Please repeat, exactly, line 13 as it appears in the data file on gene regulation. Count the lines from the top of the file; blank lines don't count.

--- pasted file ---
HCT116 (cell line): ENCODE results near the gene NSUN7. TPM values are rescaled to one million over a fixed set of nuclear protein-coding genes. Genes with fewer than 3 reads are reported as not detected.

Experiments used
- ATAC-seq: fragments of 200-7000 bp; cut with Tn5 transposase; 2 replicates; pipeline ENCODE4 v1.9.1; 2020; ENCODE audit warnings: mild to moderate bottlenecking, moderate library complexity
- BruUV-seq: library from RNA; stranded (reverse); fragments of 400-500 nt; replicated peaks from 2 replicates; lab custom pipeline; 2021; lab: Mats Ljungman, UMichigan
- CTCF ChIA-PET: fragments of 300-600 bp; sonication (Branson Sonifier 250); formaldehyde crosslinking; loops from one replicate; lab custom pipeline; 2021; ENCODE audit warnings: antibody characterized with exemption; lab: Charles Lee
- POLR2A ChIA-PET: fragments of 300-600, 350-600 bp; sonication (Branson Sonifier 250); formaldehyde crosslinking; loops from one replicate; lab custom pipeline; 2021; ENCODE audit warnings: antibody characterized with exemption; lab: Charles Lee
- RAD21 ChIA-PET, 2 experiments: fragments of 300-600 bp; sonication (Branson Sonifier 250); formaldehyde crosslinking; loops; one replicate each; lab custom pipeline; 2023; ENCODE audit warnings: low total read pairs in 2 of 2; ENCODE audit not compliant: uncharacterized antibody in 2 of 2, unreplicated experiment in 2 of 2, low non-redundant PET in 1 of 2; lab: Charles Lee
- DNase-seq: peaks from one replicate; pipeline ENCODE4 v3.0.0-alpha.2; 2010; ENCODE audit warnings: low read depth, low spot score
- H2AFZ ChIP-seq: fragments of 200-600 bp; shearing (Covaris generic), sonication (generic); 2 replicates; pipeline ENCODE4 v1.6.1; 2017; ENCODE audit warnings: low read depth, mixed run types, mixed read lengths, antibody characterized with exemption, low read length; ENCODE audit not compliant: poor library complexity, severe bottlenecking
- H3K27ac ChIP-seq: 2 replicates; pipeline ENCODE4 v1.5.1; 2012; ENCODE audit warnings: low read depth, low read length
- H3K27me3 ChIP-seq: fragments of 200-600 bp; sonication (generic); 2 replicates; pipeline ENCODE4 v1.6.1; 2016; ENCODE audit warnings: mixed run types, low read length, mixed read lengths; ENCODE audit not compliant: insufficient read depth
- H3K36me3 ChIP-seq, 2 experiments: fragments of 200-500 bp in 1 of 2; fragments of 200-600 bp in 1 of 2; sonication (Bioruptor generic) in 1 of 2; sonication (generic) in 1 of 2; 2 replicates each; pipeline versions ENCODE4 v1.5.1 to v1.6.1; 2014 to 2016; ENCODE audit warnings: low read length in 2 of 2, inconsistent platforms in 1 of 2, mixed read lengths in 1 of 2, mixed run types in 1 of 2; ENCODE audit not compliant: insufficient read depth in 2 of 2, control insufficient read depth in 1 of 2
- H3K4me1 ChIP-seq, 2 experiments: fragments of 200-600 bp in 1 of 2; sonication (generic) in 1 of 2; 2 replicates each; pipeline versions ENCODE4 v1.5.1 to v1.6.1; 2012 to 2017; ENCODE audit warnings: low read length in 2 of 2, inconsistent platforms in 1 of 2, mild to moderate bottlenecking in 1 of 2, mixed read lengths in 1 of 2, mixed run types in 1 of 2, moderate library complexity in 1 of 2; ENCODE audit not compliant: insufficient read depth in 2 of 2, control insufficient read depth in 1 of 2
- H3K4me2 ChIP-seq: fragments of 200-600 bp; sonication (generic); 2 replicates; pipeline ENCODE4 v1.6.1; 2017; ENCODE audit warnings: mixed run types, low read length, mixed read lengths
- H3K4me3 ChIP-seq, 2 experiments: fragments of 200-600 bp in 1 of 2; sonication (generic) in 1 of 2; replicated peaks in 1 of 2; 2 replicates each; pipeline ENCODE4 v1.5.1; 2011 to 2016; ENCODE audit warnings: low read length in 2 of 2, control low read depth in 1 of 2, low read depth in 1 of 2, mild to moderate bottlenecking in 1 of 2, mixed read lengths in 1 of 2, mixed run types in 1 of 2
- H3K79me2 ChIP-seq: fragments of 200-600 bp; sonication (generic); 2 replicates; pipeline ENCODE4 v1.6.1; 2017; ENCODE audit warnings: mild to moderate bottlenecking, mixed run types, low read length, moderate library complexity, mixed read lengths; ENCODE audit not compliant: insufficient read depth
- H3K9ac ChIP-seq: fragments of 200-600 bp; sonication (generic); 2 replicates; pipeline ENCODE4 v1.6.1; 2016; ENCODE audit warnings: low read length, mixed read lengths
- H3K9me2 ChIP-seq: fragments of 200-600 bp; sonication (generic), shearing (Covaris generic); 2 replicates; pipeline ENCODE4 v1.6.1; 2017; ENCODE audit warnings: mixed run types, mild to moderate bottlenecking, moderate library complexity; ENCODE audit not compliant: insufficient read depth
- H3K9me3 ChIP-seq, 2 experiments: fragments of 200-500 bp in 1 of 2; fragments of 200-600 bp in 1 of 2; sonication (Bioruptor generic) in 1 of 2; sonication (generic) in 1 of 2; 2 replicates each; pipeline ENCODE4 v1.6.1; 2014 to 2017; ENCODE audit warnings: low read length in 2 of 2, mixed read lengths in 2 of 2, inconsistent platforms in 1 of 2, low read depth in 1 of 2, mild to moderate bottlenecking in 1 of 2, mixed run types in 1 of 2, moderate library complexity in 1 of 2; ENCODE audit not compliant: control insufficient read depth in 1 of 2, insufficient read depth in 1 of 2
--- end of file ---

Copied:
- H3K4me1 ChIP-seq, 2 experiments: fragments of 200-600 bp in 1 of 2; sonication (generic) in 1 of 2; 2 replicates each; pipeline versions ENCODE4 v1.5.1 to v1.6.1; 2012 to 2017; ENCODE audit warnings: low read length in 2 of 2, inconsistent platforms in 1 of 2, mild to moderate bottlenecking in 1 of 2, mixed read lengths in 1 of 2, mixed run types in 1 of 2, moderate library complexity in 1 of 2; ENCODE audit not compliant: insufficient read depth in 2 of 2, control insufficient read depth in 1 of 2